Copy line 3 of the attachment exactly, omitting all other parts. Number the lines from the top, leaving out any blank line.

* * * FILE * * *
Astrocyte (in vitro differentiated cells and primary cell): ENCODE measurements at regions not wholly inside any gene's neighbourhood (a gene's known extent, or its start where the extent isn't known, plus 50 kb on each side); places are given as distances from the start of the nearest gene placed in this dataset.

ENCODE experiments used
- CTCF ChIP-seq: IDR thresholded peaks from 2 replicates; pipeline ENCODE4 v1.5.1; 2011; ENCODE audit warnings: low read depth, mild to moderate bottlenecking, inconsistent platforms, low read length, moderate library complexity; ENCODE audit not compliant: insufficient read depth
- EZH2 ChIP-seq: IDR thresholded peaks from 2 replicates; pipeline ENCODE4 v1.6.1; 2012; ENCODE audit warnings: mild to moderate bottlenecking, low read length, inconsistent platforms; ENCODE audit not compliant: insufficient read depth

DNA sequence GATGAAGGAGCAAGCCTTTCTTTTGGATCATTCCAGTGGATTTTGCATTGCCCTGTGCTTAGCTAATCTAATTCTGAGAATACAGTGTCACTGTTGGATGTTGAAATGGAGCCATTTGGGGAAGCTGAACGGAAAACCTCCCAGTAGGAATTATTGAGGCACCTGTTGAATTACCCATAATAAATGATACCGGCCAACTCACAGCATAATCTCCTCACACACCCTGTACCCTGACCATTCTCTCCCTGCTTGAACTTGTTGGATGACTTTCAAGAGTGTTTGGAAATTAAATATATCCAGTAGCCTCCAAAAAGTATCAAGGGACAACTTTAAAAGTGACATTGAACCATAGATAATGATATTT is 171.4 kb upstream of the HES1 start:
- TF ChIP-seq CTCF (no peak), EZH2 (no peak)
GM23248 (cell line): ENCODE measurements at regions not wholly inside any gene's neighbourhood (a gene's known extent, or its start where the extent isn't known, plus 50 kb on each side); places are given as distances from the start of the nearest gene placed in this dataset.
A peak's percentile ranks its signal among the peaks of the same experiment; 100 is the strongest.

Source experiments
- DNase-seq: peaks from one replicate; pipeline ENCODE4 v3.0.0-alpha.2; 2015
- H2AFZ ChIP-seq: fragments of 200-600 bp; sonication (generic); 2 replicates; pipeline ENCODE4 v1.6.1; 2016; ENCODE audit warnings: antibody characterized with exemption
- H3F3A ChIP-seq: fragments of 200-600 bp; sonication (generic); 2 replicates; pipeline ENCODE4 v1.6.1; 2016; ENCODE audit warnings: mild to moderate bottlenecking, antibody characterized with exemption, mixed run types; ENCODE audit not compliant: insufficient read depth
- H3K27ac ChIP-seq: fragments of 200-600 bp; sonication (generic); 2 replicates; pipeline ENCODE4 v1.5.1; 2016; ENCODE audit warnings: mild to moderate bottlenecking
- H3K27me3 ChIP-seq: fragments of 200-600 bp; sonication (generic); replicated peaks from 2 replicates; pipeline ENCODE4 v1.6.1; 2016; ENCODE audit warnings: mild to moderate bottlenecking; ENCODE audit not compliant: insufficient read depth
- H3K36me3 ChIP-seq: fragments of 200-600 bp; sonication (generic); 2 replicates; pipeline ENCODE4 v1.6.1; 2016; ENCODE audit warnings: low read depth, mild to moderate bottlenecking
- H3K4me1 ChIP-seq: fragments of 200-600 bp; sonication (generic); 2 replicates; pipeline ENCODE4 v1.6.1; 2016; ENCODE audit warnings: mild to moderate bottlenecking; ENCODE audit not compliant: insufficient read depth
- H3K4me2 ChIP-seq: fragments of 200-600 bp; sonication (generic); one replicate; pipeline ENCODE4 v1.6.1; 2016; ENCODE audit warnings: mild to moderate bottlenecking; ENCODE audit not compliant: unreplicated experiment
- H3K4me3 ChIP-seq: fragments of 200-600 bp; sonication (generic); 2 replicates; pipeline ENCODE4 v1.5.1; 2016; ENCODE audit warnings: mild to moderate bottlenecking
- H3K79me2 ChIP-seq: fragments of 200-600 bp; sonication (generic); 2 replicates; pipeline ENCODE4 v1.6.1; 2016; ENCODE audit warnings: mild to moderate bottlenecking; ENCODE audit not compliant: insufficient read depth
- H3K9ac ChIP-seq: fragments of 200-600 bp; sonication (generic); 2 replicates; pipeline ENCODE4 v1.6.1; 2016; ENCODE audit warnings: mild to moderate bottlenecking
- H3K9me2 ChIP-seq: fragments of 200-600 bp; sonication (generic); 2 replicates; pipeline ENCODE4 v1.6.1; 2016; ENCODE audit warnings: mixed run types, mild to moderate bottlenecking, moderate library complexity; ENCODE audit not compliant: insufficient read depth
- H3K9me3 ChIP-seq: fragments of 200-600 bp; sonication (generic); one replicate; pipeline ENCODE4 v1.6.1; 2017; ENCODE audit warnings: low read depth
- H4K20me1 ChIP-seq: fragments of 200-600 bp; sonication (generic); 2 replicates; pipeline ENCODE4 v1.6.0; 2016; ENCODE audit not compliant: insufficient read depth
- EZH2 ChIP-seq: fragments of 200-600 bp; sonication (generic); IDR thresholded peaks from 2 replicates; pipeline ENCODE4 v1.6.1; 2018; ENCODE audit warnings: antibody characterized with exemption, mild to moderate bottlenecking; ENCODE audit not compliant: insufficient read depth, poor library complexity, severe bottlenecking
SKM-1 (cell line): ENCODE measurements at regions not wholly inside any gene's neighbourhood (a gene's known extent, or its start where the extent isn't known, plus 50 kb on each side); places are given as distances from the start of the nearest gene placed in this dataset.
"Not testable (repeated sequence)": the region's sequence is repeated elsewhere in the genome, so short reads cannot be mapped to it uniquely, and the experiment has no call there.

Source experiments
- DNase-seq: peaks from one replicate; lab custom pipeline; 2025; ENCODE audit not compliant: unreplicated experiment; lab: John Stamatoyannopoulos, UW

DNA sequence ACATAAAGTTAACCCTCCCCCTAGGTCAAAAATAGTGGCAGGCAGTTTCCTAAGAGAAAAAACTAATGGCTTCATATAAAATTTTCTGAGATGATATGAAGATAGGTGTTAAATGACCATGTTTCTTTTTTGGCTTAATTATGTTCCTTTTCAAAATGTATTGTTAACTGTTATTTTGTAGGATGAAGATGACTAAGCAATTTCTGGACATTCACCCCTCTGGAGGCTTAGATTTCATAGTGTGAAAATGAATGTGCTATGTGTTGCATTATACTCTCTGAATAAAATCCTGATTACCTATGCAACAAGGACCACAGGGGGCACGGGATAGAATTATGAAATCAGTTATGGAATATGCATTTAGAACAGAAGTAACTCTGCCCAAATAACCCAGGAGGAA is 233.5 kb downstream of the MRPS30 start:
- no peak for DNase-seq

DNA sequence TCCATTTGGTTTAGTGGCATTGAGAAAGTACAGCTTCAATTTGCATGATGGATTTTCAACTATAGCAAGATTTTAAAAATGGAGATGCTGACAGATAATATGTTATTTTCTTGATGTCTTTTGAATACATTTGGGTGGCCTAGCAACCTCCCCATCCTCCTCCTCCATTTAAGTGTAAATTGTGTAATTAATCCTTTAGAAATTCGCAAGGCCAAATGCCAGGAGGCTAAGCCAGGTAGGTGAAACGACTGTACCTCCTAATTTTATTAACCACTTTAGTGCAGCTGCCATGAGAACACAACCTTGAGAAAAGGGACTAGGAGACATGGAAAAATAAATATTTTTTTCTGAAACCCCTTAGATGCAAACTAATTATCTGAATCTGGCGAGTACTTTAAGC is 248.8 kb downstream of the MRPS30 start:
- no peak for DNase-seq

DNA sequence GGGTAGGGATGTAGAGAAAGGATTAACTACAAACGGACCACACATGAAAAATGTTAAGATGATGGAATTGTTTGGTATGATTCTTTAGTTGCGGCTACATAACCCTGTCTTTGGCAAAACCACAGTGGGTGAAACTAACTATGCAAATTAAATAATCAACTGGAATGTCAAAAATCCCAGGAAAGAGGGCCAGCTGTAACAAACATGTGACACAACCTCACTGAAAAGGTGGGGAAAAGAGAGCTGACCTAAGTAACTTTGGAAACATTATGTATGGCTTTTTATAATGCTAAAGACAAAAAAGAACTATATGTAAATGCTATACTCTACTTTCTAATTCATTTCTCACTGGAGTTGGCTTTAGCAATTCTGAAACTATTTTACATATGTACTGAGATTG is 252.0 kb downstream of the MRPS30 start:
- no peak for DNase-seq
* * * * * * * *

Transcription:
- CTCF ChIP-seq: IDR thresholded peaks from 2 replicates; pipeline ENCODE4 v1.5.1; 2011; ENCODE audit warnings: low read depth, mild to moderate bottlenecking, inconsistent platforms, low read length, moderate library complexity; ENCODE audit not compliant: insufficient read depth